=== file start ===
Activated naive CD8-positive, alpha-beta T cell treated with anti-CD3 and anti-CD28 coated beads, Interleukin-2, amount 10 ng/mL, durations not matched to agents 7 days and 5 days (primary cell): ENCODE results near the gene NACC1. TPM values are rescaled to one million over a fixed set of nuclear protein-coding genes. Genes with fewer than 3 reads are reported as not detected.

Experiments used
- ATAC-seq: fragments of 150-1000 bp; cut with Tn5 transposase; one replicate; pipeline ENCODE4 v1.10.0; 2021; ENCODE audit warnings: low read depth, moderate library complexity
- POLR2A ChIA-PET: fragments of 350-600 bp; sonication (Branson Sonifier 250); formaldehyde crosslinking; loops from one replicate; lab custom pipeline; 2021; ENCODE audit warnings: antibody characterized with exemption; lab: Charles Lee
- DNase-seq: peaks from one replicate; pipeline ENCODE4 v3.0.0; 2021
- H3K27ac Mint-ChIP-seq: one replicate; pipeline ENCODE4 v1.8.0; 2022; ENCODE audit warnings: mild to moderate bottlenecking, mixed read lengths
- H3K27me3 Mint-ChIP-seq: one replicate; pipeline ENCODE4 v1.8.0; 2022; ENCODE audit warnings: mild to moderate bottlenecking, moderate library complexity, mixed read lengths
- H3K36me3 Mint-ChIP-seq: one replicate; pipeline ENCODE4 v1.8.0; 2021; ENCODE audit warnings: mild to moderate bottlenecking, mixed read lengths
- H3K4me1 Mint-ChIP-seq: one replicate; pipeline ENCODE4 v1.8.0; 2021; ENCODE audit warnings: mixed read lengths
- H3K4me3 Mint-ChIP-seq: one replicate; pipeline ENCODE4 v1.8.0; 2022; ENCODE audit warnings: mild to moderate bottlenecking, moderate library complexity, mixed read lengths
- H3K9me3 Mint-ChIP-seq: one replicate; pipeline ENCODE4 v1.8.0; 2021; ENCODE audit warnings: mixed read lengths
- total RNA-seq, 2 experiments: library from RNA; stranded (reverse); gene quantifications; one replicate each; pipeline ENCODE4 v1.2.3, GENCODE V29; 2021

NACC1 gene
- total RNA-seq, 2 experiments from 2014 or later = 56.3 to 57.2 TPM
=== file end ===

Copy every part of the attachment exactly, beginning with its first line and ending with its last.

Activated naive CD8-positive, alpha-beta T cell treated with anti-CD3 and anti-CD28 coated beads, Interleukin-2, amount 10 ng/mL, durations not matched to agents 7 days and 5 days (primary cell): ENCODE results near the gene NACC1. TPM values are rescaled to one million over a fixed set of nuclear protein-coding genes. Genes with fewer than 3 reads are reported as not detected.

Experiments used
- ATAC-seq: fragments of 150-1000 bp; cut with Tn5 transposase; one replicate; pipeline ENCODE4 v1.10.0; 2021; ENCODE audit warnings: low read depth, moderate library complexity
- POLR2A ChIA-PET: fragments of 350-600 bp; sonication (Branson Sonifier 250); formaldehyde crosslinking; loops from one replicate; lab custom pipeline; 2021; ENCODE audit warnings: antibody characterized with exemption; lab: Charles Lee
- DNase-seq: peaks from one replicate; pipeline ENCODE4 v3.0.0; 2021
- H3K27ac Mint-ChIP-seq: one replicate; pipeline ENCODE4 v1.8.0; 2022; ENCODE audit warnings: mild to moderate bottlenecking, mixed read lengths
- H3K27me3 Mint-ChIP-seq: one replicate; pipeline ENCODE4 v1.8.0; 2022; ENCODE audit warnings: mild to moderate bottlenecking, moderate library complexity, mixed read lengths
- H3K36me3 Mint-ChIP-seq: one replicate; pipeline ENCODE4 v1.8.0; 2021; ENCODE audit warnings: mild to moderate bottlenecking, mixed read lengths
- H3K4me1 Mint-ChIP-seq: one replicate; pipeline ENCODE4 v1.8.0; 2021; ENCODE audit warnings: mixed read lengths
- H3K4me3 Mint-ChIP-seq: one replicate; pipeline ENCODE4 v1.8.0; 2022; ENCODE audit warnings: mild to moderate bottlenecking, moderate library complexity, mixed read lengths
- H3K9me3 Mint-ChIP-seq: one replicate; pipeline ENCODE4 v1.8.0; 2021; ENCODE audit warnings: mixed read lengths
- total RNA-seq, 2 experiments: library from RNA; stranded (reverse); gene quantifications; one replicate each; pipeline ENCODE4 v1.2.3, GENCODE V29; 2021

NACC1 gene
- total RNA-seq, 2 experiments from 2014 or later = 56.3 to 57.2 TPM